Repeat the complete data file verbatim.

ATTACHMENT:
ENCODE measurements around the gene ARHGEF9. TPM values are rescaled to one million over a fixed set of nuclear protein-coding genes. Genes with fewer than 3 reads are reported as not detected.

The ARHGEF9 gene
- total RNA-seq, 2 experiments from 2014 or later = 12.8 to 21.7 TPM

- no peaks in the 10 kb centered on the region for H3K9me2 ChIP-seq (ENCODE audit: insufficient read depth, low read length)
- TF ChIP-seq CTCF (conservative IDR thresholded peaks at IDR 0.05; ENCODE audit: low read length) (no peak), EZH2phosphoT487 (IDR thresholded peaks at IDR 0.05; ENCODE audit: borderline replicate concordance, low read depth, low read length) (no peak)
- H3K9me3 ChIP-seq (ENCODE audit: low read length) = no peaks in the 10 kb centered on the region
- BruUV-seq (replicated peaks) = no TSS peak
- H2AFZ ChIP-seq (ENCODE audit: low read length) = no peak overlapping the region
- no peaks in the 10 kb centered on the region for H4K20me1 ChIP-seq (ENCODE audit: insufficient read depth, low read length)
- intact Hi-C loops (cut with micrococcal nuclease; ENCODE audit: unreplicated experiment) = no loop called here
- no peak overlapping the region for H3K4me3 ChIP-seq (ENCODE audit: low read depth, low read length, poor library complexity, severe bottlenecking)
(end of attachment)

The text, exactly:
ENCODE measurements around the gene ARHGEF9. TPM values are rescaled to one million over a fixed set of nuclear protein-coding genes. Genes with fewer than 3 reads are reported as not detected.

The ARHGEF9 gene
- total RNA-seq, 2 experiments from 2014 or later = 12.8 to 21.7 TPM

- no peaks in the 10 kb centered on the region for H3K9me2 ChIP-seq (ENCODE audit: insufficient read depth, low read length)
- TF ChIP-seq CTCF (conservative IDR thresholded peaks at IDR 0.05; ENCODE audit: low read length) (no peak), EZH2phosphoT487 (IDR thresholded peaks at IDR 0.05; ENCODE audit: borderline replicate concordance, low read depth, low read length) (no peak)
- H3K9me3 ChIP-seq (ENCODE audit: low read length) = no peaks in the 10 kb centered on the region
- BruUV-seq (replicated peaks) = no TSS peak
- H2AFZ ChIP-seq (ENCODE audit: low read length) = no peak overlapping the region
- no peaks in the 10 kb centered on the region for H4K20me1 ChIP-seq (ENCODE audit: insufficient read depth, low read length)
- intact Hi-C loops (cut with micrococcal nuclease; ENCODE audit: unreplicated experiment) = no loop called here
- no peak overlapping the region for H3K4me3 ChIP-seq (ENCODE audit: low read depth, low read length, poor library complexity, severe bottlenecking)